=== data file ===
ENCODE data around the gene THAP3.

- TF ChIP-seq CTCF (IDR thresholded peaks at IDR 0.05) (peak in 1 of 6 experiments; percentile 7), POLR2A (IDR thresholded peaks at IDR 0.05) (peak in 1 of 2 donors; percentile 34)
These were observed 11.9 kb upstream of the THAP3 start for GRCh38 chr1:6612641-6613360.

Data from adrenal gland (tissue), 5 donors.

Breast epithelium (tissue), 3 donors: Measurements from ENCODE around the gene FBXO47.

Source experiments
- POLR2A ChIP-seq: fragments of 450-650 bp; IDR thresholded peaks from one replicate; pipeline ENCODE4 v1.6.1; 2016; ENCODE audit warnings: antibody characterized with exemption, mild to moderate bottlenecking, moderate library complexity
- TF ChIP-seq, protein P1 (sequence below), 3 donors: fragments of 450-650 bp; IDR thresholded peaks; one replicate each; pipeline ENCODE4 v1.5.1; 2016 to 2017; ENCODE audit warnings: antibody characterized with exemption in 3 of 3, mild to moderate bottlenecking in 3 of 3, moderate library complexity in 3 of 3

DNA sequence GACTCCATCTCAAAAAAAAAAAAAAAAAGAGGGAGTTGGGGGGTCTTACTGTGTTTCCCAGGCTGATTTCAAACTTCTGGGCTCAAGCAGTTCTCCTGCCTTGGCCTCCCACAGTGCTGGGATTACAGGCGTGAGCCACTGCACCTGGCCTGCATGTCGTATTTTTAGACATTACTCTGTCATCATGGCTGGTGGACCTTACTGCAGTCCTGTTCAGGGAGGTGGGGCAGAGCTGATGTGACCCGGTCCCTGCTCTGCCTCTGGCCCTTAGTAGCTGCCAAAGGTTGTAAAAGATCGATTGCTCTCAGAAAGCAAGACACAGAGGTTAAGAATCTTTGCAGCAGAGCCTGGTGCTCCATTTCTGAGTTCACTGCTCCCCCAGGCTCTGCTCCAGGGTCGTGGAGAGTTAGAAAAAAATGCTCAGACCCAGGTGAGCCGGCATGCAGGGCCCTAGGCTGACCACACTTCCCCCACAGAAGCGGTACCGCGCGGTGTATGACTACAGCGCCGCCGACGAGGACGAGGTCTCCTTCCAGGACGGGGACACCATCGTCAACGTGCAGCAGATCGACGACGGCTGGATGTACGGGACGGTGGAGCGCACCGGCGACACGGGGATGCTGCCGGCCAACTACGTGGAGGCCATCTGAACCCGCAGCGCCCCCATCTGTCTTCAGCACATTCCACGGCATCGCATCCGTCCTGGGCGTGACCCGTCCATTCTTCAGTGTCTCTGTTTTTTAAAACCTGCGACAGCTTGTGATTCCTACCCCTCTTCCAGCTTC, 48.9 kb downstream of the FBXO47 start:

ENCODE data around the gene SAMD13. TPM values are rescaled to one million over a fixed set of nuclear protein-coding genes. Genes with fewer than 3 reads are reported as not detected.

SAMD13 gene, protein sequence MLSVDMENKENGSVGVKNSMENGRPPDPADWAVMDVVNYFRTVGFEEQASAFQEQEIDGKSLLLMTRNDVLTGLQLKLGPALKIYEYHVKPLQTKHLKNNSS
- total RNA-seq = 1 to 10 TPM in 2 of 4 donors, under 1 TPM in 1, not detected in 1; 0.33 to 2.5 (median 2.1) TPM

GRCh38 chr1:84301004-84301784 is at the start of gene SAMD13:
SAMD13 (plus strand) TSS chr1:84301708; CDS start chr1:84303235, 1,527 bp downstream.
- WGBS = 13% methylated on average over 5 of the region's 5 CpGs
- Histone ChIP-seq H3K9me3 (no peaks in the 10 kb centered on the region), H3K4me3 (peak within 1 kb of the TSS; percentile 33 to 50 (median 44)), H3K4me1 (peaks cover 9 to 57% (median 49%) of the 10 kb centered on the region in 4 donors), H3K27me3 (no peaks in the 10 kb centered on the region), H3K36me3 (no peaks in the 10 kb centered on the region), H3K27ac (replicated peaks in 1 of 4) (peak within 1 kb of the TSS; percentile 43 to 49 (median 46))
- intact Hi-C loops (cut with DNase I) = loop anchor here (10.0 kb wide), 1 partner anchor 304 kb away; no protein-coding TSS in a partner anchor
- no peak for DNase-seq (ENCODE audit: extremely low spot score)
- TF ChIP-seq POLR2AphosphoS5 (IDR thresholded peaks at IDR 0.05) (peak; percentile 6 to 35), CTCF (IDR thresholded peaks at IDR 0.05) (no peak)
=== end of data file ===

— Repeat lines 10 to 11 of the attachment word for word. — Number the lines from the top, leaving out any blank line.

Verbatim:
ENCODE data around the gene SAMD13. TPM values are rescaled to one million over a fixed set of nuclear protein-coding genes. Genes with fewer than 3 reads are reported as not detected.

SAMD13 gene, protein sequence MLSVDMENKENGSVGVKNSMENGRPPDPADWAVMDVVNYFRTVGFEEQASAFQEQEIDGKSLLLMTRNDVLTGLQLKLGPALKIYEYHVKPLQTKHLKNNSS